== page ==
Blend: 60% Grenache, 40% Syrah
Blocks: 20 L’Amandier; 10/37 Puech Redon Yields: 14 hl/ha
Process: aged 16–20 months in new Austrian and French oak casks of 400, 500l and 600l. Production: 1,800 bottles
Without fining or filtration
(2-3 Working Days)
(Full refund if you are not satisfied)
Tom Hills created Domaine La Lauzeta only in 2015, but with notable success. I was impressed by his Jauzimen rosé last year but the reds that I tasted this year showed this was no flash in the pan.
Jeb Dunnuck, 94 points
Tasted out of bottle, the inky colored 2016 Saint Chinian La Lauzeta comes from older vines and steeper, hillside parcels of primarily schist soils. Brought up all in barrel and a blend of Grenache and Syrah, this ripe, sexy beauty offers full-bodied aromas and flavors of crème de cassis, melted licorice, crushed rocks, and spice. Despite all the fruit and texture, it has solid underlying structure and loads of depth.
Domaine La Lauzeta presides over long-established vineyards on the schist foothills of the Espinouse and Caroux mountains in the north of the Saint Chinian appellation. The estate runs a small winery in the nearby village of Saint-Nazaire-de-Ladarez.
Founded by Tom Hills in 2015, the estate is run
by a passionate and dedicated team led by Amélie Czerwenka, a young winemaker with several vintages under her belt in Languedoc, Burgundy, Argentina, Chile and her native northern Rhône. She is supported by oenologist Claude Gros.
The name La Lauzeta comes from the Occitan word for skylark, a petite bird with a proud crest and a beautiful song. The skylark also featured heavily in the poems of Bernart de Ventadorn, a medieval troubadour who once roamed the region performing epic cansos – songs of noble and chivalrous love.
Saint-Chinian is situated to the north-west of Beziers, incorporating 20 villages with vineyards planted at an altitude of between 100–400 metres, across some 3,200 hectares. It attained AOP status in 1982 for its red and rosé.
In 2004, the communal appellation of Saint-Chinian Roquebrun was established – with tighter restrictions, requiring lower yields and longer maturation – for 400 hectares of vines in four villages, including Saint-Nazaire-de-Ladarez, in the foothills of the mountains surrounding the valley of the River Orb.
Vines have been cultivated in the region since Roman times, notably with the development of the Via Dolomita linking Gaul with Hispanica, a tradition built on by Benedictine monks around Saint-Chinian through the middle ages. The hills surrounding the estate are covered with ancient, overgrown stone terraces bearing witness to this long history of viticulture.
The beautiful, gnarled old vines of Domaine La Lauzeta spread across 23 hectares of schist slopes at 200–300 metres above sea level, with yields naturally low due to the inhospitable nature of the soil.
Varieties: Syrah, Grenache, Carignan, Cinsault Vine age: 20–80 years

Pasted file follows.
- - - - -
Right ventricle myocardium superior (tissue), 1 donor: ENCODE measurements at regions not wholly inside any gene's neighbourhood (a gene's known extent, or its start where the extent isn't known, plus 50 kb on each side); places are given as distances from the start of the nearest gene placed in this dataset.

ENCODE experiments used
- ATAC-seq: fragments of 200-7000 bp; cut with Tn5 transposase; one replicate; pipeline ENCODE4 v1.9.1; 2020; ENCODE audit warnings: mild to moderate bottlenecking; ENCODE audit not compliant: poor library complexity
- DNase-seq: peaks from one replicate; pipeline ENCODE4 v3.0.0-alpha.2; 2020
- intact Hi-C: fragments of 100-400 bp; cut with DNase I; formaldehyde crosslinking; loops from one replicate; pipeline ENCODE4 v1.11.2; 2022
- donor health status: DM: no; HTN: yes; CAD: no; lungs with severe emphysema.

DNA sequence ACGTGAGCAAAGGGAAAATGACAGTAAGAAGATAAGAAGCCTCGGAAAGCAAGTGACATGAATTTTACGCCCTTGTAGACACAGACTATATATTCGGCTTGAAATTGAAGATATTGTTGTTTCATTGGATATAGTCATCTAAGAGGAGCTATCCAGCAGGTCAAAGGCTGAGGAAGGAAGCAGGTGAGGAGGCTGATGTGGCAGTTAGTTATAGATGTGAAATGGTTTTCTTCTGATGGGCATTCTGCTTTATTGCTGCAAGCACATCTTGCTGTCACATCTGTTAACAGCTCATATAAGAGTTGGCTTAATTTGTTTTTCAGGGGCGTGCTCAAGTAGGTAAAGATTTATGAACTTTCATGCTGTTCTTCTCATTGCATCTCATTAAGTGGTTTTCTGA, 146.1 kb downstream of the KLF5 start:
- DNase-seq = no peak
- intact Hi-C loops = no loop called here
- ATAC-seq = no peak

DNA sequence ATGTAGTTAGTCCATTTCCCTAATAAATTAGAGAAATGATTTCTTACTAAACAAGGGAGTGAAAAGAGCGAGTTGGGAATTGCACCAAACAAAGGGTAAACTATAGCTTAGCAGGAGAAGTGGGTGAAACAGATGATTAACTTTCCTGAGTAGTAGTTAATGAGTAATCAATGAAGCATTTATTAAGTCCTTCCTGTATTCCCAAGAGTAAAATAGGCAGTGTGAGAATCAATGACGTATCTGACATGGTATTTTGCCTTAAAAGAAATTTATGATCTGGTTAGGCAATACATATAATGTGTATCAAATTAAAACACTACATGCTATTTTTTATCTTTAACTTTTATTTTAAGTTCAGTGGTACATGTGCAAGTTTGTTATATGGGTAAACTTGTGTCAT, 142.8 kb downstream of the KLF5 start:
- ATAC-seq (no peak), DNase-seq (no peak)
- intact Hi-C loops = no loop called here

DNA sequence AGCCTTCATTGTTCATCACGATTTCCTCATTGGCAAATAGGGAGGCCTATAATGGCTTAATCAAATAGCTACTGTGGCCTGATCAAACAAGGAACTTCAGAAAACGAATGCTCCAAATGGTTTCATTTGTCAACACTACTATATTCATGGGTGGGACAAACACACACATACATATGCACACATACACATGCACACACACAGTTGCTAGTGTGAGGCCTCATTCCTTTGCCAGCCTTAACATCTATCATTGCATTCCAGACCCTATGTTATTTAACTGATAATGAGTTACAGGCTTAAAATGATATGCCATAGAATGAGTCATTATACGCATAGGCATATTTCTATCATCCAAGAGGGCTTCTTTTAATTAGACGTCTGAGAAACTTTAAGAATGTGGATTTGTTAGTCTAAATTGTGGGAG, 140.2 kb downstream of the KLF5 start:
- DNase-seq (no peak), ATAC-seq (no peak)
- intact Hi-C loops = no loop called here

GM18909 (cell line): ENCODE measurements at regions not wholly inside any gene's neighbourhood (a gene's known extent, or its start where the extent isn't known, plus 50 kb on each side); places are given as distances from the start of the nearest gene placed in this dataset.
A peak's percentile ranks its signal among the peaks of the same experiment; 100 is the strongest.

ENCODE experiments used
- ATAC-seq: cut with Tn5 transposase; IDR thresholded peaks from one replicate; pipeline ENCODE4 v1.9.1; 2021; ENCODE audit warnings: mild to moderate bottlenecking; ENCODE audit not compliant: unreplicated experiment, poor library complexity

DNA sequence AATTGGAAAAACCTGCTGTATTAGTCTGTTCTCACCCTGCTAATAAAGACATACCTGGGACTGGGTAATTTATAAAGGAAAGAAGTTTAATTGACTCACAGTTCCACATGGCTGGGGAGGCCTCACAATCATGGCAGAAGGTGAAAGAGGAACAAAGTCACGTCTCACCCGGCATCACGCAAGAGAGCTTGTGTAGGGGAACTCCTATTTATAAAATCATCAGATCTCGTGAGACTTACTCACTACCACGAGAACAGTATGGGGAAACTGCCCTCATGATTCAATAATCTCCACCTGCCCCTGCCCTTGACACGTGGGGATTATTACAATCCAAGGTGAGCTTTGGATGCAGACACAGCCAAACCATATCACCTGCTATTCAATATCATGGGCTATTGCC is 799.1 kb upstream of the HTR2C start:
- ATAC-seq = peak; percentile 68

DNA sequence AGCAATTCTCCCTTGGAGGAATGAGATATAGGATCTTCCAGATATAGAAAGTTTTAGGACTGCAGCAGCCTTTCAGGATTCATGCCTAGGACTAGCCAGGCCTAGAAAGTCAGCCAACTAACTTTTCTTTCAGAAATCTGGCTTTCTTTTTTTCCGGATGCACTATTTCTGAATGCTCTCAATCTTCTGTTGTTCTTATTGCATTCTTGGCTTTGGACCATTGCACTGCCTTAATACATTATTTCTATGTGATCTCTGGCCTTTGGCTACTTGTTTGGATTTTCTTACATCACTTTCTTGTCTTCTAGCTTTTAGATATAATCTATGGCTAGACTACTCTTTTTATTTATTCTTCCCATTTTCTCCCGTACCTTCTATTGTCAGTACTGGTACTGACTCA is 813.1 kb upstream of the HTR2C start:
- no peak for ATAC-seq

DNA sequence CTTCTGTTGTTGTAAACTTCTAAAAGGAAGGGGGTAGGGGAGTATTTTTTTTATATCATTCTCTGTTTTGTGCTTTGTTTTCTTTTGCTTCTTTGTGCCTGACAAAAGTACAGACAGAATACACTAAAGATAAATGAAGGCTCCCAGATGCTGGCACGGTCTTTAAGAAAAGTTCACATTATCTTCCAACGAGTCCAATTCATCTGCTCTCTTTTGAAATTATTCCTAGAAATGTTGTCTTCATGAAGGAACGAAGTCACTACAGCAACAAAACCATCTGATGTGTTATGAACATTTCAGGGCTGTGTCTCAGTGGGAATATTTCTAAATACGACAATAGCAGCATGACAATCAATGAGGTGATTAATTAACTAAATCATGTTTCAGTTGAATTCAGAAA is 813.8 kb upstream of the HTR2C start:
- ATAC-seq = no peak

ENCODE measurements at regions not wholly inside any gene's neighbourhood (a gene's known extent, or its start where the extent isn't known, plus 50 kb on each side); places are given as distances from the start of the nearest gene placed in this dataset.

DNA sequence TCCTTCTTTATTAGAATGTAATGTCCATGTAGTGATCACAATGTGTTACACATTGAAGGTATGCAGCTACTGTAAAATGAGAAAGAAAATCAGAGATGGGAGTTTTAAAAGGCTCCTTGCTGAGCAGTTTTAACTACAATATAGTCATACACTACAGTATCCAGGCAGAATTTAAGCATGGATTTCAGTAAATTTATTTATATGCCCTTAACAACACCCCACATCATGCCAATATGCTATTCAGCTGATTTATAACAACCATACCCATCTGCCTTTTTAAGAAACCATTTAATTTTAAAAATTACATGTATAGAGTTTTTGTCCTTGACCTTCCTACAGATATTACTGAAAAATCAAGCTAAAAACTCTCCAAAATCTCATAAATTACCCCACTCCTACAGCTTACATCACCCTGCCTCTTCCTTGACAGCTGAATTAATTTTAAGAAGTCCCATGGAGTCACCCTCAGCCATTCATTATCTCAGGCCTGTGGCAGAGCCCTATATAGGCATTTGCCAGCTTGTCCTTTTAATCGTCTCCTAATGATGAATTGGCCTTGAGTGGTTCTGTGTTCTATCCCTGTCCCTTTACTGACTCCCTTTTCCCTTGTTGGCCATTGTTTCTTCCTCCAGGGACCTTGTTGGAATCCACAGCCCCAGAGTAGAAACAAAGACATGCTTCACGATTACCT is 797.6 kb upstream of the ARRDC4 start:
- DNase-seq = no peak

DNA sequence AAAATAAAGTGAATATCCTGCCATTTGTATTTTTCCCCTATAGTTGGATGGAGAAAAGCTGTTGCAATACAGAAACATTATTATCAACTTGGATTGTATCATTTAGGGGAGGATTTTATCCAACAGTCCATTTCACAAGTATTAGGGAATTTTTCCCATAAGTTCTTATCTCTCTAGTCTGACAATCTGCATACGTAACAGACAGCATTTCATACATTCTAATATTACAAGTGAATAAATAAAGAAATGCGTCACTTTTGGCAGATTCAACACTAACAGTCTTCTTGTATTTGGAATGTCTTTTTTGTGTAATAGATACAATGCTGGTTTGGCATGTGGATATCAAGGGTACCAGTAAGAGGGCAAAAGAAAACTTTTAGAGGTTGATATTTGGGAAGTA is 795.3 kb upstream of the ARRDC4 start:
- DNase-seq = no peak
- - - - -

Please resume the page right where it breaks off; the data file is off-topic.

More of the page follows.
Planting density: 3,400–5,000 plants per hectare
We believe in gently nurturing the vines and the land for the long-term. That, together with a meticulous and uncompromising approach to the work in the vineyard and minimising interventions in the winery, enables us to create distinctive wines evocative of the remarkable beauty and character of this terroir.
Organic farming is therefore a prerequisite for us
and we began the three-year conversion process at
the outset in April 2015. To us, this means encouraging biodiversity, allowing wildflowers to grow between the vines, mulching, ploughing prunings back into the soil, often with the help of the wild boar who wander the garrigue.
It means not using synthetic chemical products, for example replacing insecticides with pheromones. It means considering the long-term impact of each and every action we take in the vineyard.
The work is painstaking and manual, involving pruning, debudding, shoot thinning, leaf removal and green harvesting to achieve perfect ripeness of the grapes. Weeds are ploughed and mulched both to control competition with the vines and to enrich the soil with organic matter.
The grapes are harvested selectively, entirely by hand, collected into small containers to avoid any damage and then rapidly transported to the winery. On arrival, the fruit is destemmed, before passing along a sorting table manned by a team of 6–8 people, removing anything other than perfectly ripe and healthy grapes.
The grapes are loaded into stainless steel tanks, using single vineyard selections, so that each block is vinified in a separate tank to allow us to study their individual character. The whole berries then macerate in a pre-fermentation cold soak, before a gentle extraction through long, gradual fermentation at controlled temperatures, manual punching down and negligible manipulation.
The maceration lasts around six weeks, followed where appropriate by maturation on the fine lees in large oak barrels, supplied by various cooperages.
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